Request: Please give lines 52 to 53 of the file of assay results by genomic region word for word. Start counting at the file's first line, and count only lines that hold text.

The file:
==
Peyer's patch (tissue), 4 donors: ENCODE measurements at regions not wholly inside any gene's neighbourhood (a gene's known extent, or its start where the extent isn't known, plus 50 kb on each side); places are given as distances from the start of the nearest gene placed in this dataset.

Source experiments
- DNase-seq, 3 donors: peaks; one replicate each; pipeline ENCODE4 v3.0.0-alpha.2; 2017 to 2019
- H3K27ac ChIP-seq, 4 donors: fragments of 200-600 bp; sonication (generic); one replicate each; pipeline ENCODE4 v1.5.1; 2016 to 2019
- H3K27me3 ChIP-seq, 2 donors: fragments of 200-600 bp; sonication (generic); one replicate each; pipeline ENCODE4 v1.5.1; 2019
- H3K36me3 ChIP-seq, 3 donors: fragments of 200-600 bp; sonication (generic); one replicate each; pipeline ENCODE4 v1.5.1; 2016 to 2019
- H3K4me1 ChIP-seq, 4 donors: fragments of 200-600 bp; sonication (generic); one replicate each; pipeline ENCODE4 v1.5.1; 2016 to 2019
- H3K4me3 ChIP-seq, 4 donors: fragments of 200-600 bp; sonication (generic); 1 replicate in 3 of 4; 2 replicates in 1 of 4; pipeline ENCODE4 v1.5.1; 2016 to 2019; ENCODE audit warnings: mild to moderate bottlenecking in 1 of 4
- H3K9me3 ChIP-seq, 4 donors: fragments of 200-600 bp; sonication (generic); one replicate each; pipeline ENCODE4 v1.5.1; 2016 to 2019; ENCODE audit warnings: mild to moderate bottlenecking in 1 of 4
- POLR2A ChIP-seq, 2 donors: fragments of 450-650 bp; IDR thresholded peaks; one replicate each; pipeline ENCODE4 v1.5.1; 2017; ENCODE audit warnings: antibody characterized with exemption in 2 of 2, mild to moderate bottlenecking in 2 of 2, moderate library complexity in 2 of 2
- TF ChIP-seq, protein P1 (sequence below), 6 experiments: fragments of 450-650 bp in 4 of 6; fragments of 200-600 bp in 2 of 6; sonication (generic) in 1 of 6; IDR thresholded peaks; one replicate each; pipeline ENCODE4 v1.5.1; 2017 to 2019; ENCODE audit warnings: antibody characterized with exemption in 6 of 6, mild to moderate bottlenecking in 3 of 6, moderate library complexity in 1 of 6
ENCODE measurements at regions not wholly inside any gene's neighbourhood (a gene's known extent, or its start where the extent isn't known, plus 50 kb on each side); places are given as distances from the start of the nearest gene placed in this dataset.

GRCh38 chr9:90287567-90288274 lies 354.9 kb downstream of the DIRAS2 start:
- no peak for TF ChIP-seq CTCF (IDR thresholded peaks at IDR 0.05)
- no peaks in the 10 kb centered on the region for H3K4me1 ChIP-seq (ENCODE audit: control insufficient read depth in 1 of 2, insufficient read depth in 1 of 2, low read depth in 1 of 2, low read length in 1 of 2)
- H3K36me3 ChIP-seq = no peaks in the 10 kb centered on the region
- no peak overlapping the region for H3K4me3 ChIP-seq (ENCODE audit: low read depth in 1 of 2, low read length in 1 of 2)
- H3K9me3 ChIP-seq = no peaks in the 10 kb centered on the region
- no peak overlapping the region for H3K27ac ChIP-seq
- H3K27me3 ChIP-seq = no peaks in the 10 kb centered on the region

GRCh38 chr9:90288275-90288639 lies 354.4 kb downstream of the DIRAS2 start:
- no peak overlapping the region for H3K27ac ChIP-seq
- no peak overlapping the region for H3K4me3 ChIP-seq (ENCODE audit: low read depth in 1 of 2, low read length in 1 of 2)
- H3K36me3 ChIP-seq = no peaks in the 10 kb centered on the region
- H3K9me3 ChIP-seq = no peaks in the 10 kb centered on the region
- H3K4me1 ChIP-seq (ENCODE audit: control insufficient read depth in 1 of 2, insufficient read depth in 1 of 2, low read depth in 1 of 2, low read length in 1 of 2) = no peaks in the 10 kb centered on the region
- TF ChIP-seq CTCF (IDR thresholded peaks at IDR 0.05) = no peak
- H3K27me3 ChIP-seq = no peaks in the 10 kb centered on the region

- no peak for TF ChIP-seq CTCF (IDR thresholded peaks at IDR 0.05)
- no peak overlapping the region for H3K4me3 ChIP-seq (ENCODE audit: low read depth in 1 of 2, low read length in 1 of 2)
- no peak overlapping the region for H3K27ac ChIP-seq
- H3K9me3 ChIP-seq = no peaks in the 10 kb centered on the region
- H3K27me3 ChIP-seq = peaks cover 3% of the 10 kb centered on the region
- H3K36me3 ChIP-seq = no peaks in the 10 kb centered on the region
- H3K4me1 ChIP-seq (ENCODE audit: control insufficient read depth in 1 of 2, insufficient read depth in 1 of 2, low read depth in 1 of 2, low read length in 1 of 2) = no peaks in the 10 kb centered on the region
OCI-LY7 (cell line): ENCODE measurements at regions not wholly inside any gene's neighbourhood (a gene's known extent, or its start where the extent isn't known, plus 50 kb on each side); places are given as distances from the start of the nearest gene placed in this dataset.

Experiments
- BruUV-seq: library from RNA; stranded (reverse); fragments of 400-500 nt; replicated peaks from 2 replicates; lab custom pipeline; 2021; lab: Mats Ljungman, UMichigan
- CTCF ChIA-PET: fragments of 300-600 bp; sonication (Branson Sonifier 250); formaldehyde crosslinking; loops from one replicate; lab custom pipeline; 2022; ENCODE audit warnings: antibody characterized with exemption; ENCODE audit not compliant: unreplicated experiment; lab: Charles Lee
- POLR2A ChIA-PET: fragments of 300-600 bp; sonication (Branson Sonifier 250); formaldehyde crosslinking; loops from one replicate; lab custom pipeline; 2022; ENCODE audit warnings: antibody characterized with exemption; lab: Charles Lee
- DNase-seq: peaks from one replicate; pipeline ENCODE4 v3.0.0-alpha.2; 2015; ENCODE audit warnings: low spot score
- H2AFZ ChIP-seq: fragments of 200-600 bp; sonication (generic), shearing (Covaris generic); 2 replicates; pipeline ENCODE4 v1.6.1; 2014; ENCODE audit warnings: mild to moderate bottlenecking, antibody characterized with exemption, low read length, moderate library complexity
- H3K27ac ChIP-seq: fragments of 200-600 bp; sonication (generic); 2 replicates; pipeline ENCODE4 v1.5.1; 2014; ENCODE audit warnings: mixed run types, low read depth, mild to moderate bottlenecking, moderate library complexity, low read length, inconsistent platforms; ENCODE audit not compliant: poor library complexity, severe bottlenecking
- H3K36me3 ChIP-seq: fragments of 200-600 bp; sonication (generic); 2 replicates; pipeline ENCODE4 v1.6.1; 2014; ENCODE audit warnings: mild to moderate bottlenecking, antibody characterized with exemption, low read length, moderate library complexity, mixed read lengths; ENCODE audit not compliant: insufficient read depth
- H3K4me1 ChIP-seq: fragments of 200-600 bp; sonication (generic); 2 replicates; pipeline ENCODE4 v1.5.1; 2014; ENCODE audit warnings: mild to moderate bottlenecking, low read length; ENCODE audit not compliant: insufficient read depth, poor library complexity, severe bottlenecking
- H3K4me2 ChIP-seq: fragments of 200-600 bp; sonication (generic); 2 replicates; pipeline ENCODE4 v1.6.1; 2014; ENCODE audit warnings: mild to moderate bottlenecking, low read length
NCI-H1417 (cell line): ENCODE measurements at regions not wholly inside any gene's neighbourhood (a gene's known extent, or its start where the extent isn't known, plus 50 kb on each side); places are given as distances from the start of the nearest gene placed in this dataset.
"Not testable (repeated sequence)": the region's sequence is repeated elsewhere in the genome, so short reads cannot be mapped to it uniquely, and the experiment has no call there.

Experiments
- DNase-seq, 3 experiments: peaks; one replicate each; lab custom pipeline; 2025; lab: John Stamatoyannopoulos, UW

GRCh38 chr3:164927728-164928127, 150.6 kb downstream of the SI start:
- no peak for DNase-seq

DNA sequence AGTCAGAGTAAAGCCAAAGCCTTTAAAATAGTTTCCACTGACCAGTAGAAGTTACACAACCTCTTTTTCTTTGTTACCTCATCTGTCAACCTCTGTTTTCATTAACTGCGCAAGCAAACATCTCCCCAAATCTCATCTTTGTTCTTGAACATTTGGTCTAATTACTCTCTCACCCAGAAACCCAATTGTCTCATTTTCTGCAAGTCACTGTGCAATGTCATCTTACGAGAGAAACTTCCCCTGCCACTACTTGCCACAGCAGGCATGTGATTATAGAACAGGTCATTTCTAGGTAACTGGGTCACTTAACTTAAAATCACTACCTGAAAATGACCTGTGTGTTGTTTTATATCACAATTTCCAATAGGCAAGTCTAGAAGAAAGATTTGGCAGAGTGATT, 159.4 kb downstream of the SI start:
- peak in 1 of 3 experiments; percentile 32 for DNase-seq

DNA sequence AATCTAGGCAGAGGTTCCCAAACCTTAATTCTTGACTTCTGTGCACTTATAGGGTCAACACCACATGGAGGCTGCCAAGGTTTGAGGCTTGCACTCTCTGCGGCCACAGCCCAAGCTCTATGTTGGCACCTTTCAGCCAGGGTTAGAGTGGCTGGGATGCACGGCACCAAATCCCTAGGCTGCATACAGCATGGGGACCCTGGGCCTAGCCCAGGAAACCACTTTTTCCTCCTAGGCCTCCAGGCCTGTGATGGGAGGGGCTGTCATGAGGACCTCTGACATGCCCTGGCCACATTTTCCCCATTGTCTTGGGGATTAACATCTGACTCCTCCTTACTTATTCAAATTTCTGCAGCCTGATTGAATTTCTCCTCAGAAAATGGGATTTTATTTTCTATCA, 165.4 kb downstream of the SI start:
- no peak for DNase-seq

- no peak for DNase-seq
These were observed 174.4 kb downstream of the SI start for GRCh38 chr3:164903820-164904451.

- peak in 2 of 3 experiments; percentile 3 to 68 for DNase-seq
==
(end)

- no peak for DNase-seq

DNA sequence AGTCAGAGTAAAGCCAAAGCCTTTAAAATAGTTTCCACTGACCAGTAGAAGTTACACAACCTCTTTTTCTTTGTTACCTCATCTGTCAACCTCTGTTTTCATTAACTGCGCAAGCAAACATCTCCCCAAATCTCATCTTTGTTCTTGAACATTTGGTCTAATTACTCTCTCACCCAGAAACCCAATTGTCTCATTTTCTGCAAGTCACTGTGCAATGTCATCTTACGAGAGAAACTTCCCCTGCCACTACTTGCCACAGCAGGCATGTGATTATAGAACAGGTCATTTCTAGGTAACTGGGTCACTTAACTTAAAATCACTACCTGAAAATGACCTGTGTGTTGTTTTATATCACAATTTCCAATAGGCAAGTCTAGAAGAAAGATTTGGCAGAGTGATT, 159.4 kb downstream of the SI start: